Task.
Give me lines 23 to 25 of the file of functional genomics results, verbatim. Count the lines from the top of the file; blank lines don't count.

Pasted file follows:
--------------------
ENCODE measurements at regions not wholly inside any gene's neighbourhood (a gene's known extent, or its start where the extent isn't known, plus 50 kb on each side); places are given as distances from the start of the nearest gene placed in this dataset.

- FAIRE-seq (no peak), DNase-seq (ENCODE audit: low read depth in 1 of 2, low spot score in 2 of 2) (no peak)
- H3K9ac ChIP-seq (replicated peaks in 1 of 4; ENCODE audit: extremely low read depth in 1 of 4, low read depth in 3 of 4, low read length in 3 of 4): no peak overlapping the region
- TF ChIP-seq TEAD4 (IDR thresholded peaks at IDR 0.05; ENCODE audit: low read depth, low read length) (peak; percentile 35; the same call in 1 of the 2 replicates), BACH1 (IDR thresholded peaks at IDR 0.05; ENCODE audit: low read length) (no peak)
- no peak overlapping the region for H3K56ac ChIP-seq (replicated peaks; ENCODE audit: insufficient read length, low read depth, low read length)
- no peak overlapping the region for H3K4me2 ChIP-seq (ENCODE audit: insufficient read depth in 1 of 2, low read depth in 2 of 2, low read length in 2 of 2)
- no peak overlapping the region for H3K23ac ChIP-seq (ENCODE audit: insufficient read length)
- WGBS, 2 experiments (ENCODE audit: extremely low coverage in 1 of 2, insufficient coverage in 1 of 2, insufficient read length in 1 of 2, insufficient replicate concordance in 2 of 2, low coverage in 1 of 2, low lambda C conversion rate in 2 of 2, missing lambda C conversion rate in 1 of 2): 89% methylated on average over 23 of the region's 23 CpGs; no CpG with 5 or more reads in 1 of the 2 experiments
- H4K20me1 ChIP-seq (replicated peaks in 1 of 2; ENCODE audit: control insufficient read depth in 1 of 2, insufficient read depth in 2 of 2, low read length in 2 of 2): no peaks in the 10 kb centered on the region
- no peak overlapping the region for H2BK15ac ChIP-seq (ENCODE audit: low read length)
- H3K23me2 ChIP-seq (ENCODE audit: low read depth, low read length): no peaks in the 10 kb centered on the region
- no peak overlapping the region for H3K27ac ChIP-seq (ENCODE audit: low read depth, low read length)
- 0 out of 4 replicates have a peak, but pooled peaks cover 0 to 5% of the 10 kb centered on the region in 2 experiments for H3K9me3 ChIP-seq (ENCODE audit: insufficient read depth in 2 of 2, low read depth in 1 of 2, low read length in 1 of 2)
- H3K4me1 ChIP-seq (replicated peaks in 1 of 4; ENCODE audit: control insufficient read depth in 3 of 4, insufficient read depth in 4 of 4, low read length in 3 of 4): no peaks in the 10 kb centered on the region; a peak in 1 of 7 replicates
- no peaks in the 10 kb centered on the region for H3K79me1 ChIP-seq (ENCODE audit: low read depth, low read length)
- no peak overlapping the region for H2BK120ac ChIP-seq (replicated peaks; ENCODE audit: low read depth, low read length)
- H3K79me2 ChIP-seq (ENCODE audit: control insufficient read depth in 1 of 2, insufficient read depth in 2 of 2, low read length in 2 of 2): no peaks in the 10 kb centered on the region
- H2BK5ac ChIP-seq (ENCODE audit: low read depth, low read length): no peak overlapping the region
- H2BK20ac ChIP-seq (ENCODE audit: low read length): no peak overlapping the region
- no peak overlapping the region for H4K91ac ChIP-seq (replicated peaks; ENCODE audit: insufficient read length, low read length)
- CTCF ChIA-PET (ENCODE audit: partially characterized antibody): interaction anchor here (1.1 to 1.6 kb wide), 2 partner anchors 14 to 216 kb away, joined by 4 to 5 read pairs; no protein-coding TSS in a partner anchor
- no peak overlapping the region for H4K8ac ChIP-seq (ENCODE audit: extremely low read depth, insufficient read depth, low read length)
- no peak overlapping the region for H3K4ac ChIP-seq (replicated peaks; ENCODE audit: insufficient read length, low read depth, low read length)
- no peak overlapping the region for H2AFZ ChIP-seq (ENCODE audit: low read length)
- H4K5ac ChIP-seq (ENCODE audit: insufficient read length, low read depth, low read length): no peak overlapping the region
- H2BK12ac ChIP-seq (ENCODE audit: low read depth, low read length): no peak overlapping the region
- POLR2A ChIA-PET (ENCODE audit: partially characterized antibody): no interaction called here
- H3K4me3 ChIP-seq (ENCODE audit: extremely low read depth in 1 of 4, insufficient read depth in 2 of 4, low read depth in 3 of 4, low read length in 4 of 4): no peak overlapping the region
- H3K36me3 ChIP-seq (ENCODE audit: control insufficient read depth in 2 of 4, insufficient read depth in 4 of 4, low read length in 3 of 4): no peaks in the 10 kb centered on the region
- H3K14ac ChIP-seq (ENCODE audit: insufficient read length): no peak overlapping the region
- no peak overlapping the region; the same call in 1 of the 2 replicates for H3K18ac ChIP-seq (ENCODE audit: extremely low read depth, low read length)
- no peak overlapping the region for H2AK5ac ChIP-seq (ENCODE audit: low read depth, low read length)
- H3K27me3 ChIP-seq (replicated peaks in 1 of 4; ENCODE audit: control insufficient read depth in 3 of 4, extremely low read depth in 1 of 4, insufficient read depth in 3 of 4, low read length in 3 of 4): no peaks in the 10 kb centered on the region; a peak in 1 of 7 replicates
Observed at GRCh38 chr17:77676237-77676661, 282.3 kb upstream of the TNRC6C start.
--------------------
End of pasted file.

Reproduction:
- no peak overlapping the region for H3K4ac ChIP-seq (replicated peaks; ENCODE audit: insufficient read length, low read depth, low read length)
- no peak overlapping the region for H2AFZ ChIP-seq (ENCODE audit: low read length)
- H4K5ac ChIP-seq (ENCODE audit: insufficient read length, low read depth, low read length): no peak overlapping the region